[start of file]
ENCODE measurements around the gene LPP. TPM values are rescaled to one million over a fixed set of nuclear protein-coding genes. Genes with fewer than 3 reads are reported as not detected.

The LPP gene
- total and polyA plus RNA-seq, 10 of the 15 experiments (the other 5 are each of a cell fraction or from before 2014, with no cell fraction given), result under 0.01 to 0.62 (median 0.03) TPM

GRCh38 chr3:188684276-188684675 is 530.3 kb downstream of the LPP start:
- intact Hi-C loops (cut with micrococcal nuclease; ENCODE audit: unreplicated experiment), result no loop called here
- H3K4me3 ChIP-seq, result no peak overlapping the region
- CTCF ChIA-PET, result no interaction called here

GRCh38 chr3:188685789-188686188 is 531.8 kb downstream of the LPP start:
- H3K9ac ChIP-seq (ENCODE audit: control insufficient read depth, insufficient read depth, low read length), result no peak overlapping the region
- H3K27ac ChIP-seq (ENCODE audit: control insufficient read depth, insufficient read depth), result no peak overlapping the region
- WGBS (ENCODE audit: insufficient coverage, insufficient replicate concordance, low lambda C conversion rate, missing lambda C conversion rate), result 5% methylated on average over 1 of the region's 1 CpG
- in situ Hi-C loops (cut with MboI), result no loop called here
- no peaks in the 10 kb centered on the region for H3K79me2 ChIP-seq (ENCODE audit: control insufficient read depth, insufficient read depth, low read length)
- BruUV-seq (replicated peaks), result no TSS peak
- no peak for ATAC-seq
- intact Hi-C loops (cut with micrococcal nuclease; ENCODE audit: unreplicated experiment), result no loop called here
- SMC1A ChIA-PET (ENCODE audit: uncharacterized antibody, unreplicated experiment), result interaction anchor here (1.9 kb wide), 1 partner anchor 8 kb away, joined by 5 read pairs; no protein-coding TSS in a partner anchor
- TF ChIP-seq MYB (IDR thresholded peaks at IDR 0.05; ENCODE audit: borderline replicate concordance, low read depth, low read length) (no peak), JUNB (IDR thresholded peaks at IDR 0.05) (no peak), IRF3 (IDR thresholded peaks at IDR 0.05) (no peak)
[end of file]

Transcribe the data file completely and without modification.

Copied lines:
ENCODE measurements around the gene LPP. TPM values are rescaled to one million over a fixed set of nuclear protein-coding genes. Genes with fewer than 3 reads are reported as not detected.

The LPP gene
- total and polyA plus RNA-seq, 10 of the 15 experiments (the other 5 are each of a cell fraction or from before 2014, with no cell fraction given), result under 0.01 to 0.62 (median 0.03) TPM

GRCh38 chr3:188684276-188684675 is 530.3 kb downstream of the LPP start:
- intact Hi-C loops (cut with micrococcal nuclease; ENCODE audit: unreplicated experiment), result no loop called here
- H3K4me3 ChIP-seq, result no peak overlapping the region
- CTCF ChIA-PET, result no interaction called here

GRCh38 chr3:188685789-188686188 is 531.8 kb downstream of the LPP start:
- H3K9ac ChIP-seq (ENCODE audit: control insufficient read depth, insufficient read depth, low read length), result no peak overlapping the region
- H3K27ac ChIP-seq (ENCODE audit: control insufficient read depth, insufficient read depth), result no peak overlapping the region
- WGBS (ENCODE audit: insufficient coverage, insufficient replicate concordance, low lambda C conversion rate, missing lambda C conversion rate), result 5% methylated on average over 1 of the region's 1 CpG
- in situ Hi-C loops (cut with MboI), result no loop called here
- no peaks in the 10 kb centered on the region for H3K79me2 ChIP-seq (ENCODE audit: control insufficient read depth, insufficient read depth, low read length)
- BruUV-seq (replicated peaks), result no TSS peak
- no peak for ATAC-seq
- intact Hi-C loops (cut with micrococcal nuclease; ENCODE audit: unreplicated experiment), result no loop called here
- SMC1A ChIA-PET (ENCODE audit: uncharacterized antibody, unreplicated experiment), result interaction anchor here (1.9 kb wide), 1 partner anchor 8 kb away, joined by 5 read pairs; no protein-coding TSS in a partner anchor
- TF ChIP-seq MYB (IDR thresholded peaks at IDR 0.05; ENCODE audit: borderline replicate concordance, low read depth, low read length) (no peak), JUNB (IDR thresholded peaks at IDR 0.05) (no peak), IRF3 (IDR thresholded peaks at IDR 0.05) (no peak)